“I want to help our planet and the environment and make sure it is a healthy place for us and the animals to live.”
The team was established, and we had our first meeting discussing our role and the impact we wanted to have. Using the Eco Schools website, we decided which topic actions we wanted to focus on throughout the year and began to form our own action plan. The Eco Schools programme follows a seven step process which aims to bring multiple elements of sustainability together to make schools as eco-friendly as possible. The topic actions we chose were water, healthy living and marine life. Our aim was to focus on one topic each term.
Through establishing the Eco Warriors, we have begun to ensure that children are leading the changes they want to see in the world and making sure their voices and opinions are heard when it comes to some of the most important issues presently affecting them. The team are meeting every other week to ensure we are following our timeline to achieve the targets on our action plan, as well as sharing our thoughts and ideas as a group and spending time together as like-minded children and adults who all share the same vision. Through our hard work and commitment to our action plan, the children have already achieved the Bronze Eco Schools Award.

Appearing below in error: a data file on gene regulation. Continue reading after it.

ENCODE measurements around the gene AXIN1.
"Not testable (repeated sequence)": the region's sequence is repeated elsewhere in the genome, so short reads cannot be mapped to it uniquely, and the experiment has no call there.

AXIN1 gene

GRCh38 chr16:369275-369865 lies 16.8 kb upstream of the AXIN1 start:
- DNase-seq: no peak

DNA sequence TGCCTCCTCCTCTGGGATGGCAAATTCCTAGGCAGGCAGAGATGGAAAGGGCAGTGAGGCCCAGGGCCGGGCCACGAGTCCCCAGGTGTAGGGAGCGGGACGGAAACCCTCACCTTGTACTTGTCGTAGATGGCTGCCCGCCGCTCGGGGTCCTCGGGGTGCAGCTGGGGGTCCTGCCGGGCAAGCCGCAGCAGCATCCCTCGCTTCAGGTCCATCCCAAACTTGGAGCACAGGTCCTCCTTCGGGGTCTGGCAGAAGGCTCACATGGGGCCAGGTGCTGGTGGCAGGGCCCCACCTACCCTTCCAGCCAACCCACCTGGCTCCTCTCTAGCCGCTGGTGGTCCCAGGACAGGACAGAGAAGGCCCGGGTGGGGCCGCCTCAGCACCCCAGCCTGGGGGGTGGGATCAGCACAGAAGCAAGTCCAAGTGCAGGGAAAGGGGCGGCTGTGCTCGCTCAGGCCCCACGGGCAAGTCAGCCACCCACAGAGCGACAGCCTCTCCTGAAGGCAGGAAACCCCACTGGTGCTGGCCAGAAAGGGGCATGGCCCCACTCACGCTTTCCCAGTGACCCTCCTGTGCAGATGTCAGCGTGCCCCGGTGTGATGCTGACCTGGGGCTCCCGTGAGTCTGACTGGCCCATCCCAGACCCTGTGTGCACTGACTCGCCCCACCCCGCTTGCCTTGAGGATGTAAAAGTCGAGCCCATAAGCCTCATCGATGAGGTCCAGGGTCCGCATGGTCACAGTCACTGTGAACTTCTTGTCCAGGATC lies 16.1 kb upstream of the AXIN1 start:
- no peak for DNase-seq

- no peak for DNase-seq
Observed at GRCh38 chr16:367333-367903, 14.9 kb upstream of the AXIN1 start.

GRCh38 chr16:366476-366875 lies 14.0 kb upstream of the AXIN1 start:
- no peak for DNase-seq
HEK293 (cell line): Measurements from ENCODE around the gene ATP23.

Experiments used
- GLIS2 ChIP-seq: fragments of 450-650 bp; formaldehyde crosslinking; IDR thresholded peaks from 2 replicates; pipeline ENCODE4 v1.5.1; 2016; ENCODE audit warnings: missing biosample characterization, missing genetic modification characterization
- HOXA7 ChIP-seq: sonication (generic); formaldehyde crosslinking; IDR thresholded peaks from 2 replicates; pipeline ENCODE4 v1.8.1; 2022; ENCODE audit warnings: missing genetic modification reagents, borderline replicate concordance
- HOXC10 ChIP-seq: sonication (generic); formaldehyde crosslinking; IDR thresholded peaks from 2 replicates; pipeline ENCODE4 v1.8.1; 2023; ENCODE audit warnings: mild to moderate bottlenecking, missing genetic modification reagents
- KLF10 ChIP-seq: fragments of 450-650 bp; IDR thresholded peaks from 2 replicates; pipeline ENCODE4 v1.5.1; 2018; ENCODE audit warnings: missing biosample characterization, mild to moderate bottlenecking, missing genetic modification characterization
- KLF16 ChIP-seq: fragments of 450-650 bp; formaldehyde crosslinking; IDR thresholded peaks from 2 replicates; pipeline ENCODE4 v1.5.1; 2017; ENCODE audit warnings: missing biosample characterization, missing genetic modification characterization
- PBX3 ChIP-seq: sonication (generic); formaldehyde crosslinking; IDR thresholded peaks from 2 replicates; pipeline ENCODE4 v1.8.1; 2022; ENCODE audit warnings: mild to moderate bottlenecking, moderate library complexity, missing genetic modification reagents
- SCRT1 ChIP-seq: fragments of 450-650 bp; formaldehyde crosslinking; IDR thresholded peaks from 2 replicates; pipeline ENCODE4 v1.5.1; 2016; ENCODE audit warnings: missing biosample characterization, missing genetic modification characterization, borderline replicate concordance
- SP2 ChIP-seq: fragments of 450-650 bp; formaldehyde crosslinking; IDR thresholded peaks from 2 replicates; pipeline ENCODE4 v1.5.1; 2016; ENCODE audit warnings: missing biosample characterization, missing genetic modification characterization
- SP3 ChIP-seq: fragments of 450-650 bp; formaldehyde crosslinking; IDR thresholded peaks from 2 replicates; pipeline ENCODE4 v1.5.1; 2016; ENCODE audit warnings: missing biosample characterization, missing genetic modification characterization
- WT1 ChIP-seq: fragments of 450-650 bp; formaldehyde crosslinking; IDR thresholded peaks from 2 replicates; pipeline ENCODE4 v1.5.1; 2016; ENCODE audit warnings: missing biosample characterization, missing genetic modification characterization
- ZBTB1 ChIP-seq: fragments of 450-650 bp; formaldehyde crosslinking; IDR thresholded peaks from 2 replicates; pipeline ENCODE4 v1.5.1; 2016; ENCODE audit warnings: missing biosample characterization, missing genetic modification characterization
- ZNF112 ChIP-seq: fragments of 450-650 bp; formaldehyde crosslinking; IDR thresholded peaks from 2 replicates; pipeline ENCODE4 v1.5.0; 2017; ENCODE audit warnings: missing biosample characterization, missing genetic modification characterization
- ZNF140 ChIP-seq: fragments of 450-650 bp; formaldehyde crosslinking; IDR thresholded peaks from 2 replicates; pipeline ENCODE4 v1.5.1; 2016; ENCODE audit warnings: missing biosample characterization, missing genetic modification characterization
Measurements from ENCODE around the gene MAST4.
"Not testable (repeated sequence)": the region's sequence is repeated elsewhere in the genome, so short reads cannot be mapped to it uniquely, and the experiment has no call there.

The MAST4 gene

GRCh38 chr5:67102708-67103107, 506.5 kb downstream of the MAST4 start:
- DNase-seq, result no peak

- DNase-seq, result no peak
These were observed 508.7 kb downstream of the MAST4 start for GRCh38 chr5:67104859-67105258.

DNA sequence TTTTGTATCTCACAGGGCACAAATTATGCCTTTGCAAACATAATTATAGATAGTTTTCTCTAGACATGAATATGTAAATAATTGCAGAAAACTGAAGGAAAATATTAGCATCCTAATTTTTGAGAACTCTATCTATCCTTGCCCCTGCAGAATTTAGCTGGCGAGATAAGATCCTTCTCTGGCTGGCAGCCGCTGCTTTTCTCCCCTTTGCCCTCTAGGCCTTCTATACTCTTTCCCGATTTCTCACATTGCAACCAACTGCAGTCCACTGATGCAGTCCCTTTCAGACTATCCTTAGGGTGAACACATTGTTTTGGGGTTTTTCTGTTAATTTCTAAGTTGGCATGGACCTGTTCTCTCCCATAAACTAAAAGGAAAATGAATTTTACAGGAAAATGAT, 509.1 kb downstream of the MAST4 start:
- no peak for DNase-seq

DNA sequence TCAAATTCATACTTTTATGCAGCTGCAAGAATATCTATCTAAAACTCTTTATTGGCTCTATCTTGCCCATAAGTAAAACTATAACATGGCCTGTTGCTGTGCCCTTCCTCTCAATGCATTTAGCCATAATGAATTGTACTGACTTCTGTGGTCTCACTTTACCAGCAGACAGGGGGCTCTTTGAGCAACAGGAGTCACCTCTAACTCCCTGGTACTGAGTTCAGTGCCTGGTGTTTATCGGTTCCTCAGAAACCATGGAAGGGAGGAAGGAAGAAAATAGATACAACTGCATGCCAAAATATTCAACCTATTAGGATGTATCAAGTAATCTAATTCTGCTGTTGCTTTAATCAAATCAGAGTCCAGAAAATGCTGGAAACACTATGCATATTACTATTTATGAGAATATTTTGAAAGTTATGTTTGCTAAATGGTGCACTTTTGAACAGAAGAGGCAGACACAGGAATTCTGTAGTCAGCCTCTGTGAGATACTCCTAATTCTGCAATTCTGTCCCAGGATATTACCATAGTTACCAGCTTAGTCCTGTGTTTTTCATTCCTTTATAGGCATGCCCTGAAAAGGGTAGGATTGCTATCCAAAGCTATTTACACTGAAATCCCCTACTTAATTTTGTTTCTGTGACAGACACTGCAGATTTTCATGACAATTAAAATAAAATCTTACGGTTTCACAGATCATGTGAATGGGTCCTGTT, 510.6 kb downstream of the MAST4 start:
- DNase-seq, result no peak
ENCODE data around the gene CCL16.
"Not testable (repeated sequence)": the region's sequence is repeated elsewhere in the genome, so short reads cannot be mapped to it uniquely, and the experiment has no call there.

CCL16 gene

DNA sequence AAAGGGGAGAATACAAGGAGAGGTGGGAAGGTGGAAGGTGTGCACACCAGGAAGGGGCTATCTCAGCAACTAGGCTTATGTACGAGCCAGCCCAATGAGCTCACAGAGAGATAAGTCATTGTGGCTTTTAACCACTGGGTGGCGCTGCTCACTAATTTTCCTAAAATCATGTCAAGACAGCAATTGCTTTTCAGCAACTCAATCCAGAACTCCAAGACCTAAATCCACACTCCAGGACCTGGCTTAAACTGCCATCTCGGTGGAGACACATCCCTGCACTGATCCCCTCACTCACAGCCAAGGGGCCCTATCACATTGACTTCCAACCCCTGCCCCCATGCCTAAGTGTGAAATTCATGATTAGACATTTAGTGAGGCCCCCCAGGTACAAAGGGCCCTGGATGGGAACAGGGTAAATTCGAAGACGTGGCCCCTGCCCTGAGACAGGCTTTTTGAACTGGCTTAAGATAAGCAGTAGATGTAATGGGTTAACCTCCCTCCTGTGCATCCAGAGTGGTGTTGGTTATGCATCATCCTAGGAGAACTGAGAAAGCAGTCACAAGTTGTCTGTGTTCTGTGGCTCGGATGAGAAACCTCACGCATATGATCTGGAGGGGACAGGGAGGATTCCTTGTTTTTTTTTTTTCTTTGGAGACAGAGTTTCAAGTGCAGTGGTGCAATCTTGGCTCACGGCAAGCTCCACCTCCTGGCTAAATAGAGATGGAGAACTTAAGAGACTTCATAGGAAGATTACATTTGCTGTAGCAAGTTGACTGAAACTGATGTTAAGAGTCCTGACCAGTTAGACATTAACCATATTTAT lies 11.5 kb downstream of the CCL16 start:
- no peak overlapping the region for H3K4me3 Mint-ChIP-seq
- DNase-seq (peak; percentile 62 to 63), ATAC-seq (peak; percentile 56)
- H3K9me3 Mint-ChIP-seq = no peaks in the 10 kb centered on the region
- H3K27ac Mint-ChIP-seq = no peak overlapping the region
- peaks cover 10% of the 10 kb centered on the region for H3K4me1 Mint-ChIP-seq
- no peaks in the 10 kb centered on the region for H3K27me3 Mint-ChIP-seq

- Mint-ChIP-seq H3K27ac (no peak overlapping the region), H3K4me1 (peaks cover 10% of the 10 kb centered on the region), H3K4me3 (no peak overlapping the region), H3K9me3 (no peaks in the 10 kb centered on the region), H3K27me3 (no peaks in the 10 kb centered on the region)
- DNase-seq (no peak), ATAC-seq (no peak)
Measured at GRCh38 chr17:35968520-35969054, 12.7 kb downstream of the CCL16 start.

Using our action plan, the team began to organise assemblies and events to raise the profile of our team. As water and sanitation was a topic being covered in Year 5, we decided to invite a volunteer from WaterAid to deliver a whole school assembly to raise awareness of this issue. Children were shocked to discover just how much water it takes to do every day activities such as washing our hands or brushing our teeth. It was also important for the children to understand that water and sanitation should not be taken for granted and that there are many people living in other parts of the world that do not have access to clean water.